I think we all say that we do well with harsh, direct feedback - but the reality is not the case. For a while, I took everything literally and personally.
When group members did not like my work, I took it to mean that they did not like me as a person.
But when I began working more in "the professional sense," this was a sophomore in high school, I learned, quickly, that the workplace was not the world for ego and personal bias to get in the way.
Only now, some 6 years later, am I realizing just how valuable and important of a learning this is - one that I feel far too many working professionals have still not mastered.
And I am not saying this is something that is easy to master, as I find it to be human instinct to involve our ego in decisions. I still do.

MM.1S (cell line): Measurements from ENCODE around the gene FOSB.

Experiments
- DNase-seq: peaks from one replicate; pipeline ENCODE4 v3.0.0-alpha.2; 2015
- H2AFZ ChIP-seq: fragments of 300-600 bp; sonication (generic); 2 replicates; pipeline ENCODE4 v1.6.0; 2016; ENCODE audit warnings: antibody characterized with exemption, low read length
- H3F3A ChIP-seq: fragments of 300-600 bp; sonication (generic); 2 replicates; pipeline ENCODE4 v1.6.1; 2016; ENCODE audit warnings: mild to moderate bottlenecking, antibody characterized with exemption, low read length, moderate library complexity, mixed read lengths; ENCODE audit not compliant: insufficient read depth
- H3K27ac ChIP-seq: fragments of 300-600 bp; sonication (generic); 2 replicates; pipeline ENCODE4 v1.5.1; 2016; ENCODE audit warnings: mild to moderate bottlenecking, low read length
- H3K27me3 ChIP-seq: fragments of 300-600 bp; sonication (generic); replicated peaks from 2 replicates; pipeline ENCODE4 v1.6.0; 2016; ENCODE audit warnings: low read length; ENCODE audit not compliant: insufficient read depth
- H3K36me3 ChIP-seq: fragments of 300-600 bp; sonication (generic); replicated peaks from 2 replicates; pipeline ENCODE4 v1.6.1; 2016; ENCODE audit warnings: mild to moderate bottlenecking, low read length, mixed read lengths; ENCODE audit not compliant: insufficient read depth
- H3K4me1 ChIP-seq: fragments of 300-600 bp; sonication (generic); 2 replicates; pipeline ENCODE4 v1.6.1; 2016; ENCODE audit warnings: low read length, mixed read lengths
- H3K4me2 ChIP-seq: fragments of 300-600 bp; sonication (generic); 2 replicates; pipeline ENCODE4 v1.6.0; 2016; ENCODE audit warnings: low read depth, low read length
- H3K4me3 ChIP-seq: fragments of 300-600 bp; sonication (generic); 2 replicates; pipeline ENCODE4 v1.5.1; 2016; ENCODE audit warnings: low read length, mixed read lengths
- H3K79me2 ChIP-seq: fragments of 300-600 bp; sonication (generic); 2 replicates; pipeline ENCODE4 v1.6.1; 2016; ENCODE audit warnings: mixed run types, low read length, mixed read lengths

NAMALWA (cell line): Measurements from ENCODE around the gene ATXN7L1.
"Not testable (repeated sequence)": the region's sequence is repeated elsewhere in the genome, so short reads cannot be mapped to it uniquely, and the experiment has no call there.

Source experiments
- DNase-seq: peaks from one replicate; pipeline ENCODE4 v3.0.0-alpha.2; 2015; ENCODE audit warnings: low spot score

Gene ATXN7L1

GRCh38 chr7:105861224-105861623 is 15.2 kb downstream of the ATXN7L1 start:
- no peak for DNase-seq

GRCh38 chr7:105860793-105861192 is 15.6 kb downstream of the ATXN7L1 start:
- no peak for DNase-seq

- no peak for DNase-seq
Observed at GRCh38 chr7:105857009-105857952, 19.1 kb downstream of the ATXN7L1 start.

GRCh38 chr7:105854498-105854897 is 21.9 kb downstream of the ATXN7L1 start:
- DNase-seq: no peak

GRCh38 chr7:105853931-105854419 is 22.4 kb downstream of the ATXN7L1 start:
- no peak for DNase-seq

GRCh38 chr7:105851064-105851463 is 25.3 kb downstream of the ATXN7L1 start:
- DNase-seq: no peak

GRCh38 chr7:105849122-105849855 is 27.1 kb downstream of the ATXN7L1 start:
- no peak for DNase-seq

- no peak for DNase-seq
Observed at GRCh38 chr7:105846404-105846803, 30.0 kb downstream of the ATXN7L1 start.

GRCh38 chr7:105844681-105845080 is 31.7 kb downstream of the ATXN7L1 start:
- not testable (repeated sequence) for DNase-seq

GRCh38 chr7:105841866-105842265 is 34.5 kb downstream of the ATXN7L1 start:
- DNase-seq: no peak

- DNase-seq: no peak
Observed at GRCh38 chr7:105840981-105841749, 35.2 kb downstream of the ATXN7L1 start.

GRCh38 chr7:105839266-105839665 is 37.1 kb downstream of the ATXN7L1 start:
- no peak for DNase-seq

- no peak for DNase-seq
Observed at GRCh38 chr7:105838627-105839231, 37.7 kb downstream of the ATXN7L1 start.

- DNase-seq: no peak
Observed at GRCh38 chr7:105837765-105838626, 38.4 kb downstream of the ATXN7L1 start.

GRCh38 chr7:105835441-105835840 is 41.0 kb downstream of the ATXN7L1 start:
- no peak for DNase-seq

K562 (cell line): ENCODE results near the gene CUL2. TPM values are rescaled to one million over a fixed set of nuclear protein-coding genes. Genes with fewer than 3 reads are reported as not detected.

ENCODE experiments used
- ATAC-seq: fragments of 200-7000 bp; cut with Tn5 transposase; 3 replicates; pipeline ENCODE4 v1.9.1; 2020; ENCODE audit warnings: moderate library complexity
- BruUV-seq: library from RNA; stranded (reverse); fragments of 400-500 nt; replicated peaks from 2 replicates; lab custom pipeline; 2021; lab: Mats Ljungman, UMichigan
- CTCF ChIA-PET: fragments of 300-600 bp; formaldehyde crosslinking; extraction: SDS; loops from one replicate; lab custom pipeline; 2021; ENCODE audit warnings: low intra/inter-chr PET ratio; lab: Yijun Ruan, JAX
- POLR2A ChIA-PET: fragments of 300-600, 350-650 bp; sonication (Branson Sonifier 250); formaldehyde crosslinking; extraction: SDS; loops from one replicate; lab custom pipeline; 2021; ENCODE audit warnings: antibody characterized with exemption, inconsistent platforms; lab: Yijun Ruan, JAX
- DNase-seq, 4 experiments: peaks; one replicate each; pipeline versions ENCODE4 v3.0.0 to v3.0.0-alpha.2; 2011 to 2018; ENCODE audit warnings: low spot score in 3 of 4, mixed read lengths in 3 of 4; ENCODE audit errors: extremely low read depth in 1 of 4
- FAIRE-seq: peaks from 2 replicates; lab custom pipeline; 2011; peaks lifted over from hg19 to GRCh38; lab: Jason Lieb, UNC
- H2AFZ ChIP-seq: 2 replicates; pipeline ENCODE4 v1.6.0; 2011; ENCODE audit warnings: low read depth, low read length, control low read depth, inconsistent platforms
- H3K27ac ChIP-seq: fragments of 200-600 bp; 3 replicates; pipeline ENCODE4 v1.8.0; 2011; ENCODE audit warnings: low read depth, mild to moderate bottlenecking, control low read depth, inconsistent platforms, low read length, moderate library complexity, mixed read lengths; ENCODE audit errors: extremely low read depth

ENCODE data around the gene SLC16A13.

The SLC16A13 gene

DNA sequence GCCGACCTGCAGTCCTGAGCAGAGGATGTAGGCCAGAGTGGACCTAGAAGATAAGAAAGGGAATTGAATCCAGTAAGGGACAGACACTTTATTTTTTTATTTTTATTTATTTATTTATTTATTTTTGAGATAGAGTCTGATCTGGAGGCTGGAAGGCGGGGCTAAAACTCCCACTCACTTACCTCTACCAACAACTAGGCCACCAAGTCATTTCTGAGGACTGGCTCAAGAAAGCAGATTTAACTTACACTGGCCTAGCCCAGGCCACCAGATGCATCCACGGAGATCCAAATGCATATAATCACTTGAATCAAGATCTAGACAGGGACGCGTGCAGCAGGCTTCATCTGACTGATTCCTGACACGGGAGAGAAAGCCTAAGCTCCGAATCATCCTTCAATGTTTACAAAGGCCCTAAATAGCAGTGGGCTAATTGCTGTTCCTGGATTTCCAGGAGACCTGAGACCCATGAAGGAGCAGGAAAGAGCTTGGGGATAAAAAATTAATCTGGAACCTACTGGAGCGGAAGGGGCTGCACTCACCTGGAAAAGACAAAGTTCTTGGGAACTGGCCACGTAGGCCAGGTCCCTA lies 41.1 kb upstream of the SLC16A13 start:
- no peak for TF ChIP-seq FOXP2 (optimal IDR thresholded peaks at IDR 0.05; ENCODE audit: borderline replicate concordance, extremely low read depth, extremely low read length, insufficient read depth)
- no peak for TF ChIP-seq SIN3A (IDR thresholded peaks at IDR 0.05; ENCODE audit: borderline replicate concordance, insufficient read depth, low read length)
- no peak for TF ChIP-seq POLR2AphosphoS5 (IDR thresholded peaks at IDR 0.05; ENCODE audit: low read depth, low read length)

And it is also not something that you can *just* master after a few experiences. I am not sure you can ever completely master thy self - rather, it is a craft that must be constantly paid attention to. It is something that evolves with you as a person.
Most of us think understanding ourselves is a personal journey. And while it is (and does have a massive impact on ourselves as people), it also can dramatically influence the way we work (and affect those around us).
One of the biggest benefits of disassociating your feelings from the data and logic that you work with is that you begin to think and make decisions more clearly.
You are no longer concerned about who is right, but rather that we all are right. That the company is right. That you are doing whatever it takes to move onwards.
You are no longer worried about getting the credit. You are no longer worried about the personal critiques. You are no longer thinking about your exist options.
You just work on what is most important.
And in that world...no one gets offended.
No one gets their feelings hurt.
And we are all better off.